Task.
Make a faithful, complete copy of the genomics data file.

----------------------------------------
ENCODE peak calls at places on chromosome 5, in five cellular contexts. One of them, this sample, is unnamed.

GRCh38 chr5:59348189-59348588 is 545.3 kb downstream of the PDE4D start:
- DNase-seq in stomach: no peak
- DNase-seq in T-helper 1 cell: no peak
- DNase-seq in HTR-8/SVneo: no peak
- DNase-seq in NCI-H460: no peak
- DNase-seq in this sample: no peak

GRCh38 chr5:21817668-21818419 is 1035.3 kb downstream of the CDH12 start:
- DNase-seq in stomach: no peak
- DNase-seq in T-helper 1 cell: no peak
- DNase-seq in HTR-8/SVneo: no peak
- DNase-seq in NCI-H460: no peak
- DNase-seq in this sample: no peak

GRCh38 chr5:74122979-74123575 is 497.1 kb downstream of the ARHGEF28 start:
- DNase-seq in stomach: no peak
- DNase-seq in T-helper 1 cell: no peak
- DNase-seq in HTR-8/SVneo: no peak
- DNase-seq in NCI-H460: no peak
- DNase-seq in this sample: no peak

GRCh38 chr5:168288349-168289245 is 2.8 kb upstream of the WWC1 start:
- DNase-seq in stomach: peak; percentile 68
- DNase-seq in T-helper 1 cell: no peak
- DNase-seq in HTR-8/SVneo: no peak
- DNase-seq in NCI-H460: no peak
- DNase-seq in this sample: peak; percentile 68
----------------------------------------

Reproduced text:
ENCODE peak calls at places on chromosome 5, in five cellular contexts. One of them, this sample, is unnamed.

GRCh38 chr5:59348189-59348588 is 545.3 kb downstream of the PDE4D start:
- DNase-seq in stomach: no peak
- DNase-seq in T-helper 1 cell: no peak
- DNase-seq in HTR-8/SVneo: no peak
- DNase-seq in NCI-H460: no peak
- DNase-seq in this sample: no peak

GRCh38 chr5:21817668-21818419 is 1035.3 kb downstream of the CDH12 start:
- DNase-seq in stomach: no peak
- DNase-seq in T-helper 1 cell: no peak
- DNase-seq in HTR-8/SVneo: no peak
- DNase-seq in NCI-H460: no peak
- DNase-seq in this sample: no peak

GRCh38 chr5:74122979-74123575 is 497.1 kb downstream of the ARHGEF28 start:
- DNase-seq in stomach: no peak
- DNase-seq in T-helper 1 cell: no peak
- DNase-seq in HTR-8/SVneo: no peak
- DNase-seq in NCI-H460: no peak
- DNase-seq in this sample: no peak

GRCh38 chr5:168288349-168289245 is 2.8 kb upstream of the WWC1 start:
- DNase-seq in stomach: peak; percentile 68
- DNase-seq in T-helper 1 cell: no peak
- DNase-seq in HTR-8/SVneo: no peak
- DNase-seq in NCI-H460: no peak
- DNase-seq in this sample: peak; percentile 68